‘Families as Allies Live’: Training, New Grants and Our Focus this Next Quarter

This past week Families as Allies had our quarterly “Families as Allies Live” on Facebook and Youtube. We hope you will watch the recordings of this event, but either way, we also wanted to summarize what we talked about and link to some of the resources and items discussed.

Henry Moore talked about finally being back in person for our “Serving on Groups That Make Decisions” Leadership Training. This evidence-based curriculum helps parents sharpen their leadership skills while preparing them to serve in groups and on committees that make decisions about the well-being of children and families. We believe that any committees or organizations that affect families’ lives should have people who receive those services helping to make those decisions. Watch our website’s events section for the next training opportunities.

We also discussed the Parent Peer Support training we’ve expanded through our partnership with the Mississippi Department of Mental Health. The updated training is consistent with the National Federation of Families’ competencies. We’re excited that our recent training had eight people participate, which is significant because it’s a weeklong, intensive training. We’ll have the next training in September 2022. (If you aren’t taking the training for your job, let us know, as we do have some stipends that we can offer to families who want to take the training but need some compensation to help pay for their time.)

And speaking of leadership, our Leadership Coaching and Policy Discussion monthly meetings used to be just for our leadership training graduates. Now they’re open to anyone who would like to discuss leadership, policy and the role you can play. Our next discussion is on July 27.

We told you about our new federal grant called the Family-to-Family Health Information Center grant. These information centers offer family peer support for families whose children have special physical or mental healthcare needs.

As part of working on this grant and these new services, we’re raising the idea that every child deserves a medical home. A medical home is not a physical place but a standard for medical professionals to care for your child and your family. A “medical home” for children means a pediatric team knows your child’s medical history, involves your family in discussions and decisions, creates a trusting relationship, follows up, and much more.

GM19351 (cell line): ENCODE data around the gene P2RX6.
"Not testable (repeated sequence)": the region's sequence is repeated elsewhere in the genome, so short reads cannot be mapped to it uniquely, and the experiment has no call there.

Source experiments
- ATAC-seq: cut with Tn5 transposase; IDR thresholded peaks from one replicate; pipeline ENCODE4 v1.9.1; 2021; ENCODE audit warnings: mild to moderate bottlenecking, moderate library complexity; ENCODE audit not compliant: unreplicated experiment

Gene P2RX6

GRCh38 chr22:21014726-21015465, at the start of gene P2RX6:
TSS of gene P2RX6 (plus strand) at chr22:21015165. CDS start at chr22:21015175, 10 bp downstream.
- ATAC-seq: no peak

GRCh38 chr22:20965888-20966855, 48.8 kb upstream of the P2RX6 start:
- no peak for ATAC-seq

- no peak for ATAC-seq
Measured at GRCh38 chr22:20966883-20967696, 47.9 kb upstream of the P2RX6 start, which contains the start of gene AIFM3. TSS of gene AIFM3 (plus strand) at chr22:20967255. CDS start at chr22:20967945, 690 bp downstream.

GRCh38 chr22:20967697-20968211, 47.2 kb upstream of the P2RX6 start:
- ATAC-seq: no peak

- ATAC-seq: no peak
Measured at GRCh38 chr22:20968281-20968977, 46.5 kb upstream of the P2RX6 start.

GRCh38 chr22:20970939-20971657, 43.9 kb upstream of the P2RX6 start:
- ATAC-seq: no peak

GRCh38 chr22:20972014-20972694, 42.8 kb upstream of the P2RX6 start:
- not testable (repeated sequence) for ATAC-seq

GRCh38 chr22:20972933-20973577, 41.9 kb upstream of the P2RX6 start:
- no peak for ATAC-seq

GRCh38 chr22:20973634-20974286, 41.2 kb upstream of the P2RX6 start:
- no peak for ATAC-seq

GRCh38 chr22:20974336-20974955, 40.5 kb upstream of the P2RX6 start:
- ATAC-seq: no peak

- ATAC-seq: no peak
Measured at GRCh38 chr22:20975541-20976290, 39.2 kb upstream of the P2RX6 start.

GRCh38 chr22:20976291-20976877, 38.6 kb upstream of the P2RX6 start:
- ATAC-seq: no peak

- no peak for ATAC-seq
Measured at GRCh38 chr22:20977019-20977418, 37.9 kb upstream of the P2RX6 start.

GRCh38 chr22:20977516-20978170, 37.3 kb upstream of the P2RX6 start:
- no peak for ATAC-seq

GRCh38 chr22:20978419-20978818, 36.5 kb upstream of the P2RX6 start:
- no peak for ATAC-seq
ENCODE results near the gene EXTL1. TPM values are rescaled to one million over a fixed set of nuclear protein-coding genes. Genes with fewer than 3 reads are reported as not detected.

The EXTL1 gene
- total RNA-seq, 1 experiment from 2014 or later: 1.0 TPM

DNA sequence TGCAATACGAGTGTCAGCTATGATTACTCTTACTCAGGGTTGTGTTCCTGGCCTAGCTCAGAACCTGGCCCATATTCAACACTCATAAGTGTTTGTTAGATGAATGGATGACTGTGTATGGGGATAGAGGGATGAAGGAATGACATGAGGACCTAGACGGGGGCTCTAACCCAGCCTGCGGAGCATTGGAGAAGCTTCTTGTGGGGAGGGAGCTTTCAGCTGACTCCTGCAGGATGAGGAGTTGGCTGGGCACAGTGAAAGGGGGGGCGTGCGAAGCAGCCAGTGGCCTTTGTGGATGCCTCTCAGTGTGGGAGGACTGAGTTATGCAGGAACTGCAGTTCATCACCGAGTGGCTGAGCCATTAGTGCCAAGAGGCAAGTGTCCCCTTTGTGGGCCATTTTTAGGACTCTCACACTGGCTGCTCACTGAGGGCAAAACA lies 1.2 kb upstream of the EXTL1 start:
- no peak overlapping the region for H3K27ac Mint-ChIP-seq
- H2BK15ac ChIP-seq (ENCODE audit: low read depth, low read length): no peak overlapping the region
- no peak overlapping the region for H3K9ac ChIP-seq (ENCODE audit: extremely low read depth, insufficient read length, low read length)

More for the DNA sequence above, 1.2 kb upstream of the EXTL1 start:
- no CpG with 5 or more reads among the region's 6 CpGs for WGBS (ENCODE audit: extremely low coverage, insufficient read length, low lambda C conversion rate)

We ended the meeting with a discussion of the Olmstead Supreme Court decision makes it required that children should have people working where children already are—schools, homes, primary care—including backup and support from mental health professionals when needed.

We’re focused on what and how we work on some specific items relating to Olmstead to help improve Mississippi for families with mental health challenges, and we want to keep talking about it and working on it with you. These are the things we want to work on related to Olmstead:

  • The places children already are, such as school, child care settings and doctor’s offices and clinics, have the correct information to help families know if their child might have a disability and help them get more support if they need it.
  • In the places where children already are, people working there have the resources to help families with their children, including backup and support from mental health professionals when needed.
  • Children stay in their homes, classrooms, primary care settings and communities, and, as much as possible, help and services are brought to them.
  • When children need more support than the people already in their lives can provide, there is someone who can help families find whatever type of support they think will be most helpful from wherever they want. That person shouldn’t feel pressured to offer services from any particular agency.
  • Families can choose from a wide array of services and supports shown to work; each family plan is unique.
  • Families have input into planning for their children and the programs, policies and systems for all children.
  • Families and others routinely and objectively evaluate services and supports to ensure they are helpful.

Again, we’d love to have you watch the event if you have time, and please reach out to us if you have feedback about any of our ideas or if you’d like to participate in these trainings and discussions. Thanks!

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